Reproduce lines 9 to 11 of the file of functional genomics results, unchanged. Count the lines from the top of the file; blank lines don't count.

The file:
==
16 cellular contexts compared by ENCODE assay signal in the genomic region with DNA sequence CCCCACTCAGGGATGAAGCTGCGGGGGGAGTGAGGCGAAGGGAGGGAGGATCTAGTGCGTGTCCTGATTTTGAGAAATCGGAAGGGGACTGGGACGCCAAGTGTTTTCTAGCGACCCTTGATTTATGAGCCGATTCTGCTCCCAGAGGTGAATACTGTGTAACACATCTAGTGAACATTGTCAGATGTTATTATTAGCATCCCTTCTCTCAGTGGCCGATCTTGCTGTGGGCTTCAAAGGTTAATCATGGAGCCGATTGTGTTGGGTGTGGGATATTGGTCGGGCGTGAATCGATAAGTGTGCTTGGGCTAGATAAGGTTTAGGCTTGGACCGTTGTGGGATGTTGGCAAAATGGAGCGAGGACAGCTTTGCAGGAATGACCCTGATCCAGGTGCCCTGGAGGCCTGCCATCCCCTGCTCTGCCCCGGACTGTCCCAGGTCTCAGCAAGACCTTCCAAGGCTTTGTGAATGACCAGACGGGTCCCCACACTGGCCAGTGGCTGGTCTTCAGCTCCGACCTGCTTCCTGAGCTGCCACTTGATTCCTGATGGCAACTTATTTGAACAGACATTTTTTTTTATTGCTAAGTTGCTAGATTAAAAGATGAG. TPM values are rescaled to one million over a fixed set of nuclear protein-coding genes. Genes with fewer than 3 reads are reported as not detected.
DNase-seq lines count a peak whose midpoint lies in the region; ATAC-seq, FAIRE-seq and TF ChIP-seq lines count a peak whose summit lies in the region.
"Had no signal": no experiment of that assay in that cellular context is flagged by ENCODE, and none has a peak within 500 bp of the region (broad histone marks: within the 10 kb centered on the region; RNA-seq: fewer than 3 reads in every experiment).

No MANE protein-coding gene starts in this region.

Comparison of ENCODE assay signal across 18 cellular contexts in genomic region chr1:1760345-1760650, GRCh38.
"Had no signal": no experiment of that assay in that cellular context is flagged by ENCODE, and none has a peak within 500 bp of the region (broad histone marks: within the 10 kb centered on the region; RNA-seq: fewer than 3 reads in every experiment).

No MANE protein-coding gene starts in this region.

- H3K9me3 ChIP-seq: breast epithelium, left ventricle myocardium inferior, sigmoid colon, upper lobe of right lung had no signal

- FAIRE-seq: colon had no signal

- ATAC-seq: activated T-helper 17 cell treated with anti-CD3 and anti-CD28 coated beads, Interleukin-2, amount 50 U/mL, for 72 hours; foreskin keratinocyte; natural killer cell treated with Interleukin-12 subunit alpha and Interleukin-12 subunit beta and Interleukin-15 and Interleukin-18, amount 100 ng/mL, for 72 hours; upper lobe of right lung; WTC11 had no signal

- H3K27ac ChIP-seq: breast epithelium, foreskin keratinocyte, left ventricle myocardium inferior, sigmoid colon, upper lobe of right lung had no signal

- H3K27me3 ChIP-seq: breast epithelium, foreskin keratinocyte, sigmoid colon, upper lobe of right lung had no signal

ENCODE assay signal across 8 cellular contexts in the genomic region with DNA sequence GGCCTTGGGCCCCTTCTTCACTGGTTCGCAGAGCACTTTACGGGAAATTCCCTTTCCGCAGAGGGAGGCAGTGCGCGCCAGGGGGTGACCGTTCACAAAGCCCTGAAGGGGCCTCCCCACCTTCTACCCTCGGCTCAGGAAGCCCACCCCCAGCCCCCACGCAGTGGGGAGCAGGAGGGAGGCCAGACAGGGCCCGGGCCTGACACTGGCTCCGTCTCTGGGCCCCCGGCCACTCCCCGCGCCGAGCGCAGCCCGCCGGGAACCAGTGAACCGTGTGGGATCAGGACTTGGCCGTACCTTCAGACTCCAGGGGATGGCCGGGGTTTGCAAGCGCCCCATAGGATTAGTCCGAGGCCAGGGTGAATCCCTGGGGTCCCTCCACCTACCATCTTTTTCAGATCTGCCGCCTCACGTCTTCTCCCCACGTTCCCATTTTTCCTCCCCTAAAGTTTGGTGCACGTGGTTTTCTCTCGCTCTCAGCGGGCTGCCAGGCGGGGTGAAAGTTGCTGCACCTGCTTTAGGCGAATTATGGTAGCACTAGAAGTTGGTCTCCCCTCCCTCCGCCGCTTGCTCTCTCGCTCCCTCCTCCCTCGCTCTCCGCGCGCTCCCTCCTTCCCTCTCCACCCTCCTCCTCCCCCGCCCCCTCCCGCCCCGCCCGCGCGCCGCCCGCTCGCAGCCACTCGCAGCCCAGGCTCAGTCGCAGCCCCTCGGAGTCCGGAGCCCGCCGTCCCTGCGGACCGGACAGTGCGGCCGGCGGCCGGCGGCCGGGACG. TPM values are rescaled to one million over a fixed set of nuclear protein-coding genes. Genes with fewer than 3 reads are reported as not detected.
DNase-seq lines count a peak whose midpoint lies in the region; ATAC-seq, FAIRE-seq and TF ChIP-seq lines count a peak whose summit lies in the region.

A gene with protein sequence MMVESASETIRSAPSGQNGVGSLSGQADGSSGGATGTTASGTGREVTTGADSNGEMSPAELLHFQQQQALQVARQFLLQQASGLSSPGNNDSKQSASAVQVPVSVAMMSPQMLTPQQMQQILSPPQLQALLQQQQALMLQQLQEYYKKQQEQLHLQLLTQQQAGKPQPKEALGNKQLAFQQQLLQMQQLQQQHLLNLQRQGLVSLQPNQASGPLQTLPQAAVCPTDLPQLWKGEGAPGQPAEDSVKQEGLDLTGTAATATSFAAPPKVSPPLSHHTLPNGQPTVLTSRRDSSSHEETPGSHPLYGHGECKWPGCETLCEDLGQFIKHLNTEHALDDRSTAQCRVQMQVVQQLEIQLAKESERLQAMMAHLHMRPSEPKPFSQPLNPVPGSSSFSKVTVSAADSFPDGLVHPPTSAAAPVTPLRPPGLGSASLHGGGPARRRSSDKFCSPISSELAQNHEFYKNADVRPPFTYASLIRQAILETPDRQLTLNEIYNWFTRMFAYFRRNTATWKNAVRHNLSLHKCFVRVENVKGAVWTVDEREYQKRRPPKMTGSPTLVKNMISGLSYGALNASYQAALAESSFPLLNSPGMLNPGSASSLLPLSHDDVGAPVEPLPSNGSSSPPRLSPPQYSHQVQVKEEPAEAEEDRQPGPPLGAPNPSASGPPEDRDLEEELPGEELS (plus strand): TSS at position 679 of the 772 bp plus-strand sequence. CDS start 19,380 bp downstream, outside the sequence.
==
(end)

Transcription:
- FAIRE-seq: colon had no signal

- ATAC-seq: activated T-helper 17 cell treated with anti-CD3 and anti-CD28 coated beads, Interleukin-2, amount 50 U/mL, for 72 hours; foreskin keratinocyte; natural killer cell treated with Interleukin-12 subunit alpha and Interleukin-12 subunit beta and Interleukin-15 and Interleukin-18, amount 100 ng/mL, for 72 hours; upper lobe of right lung; WTC11 had no signal

- H3K27ac ChIP-seq: breast epithelium, foreskin keratinocyte, left ventricle myocardium inferior, sigmoid colon, upper lobe of right lung had no signal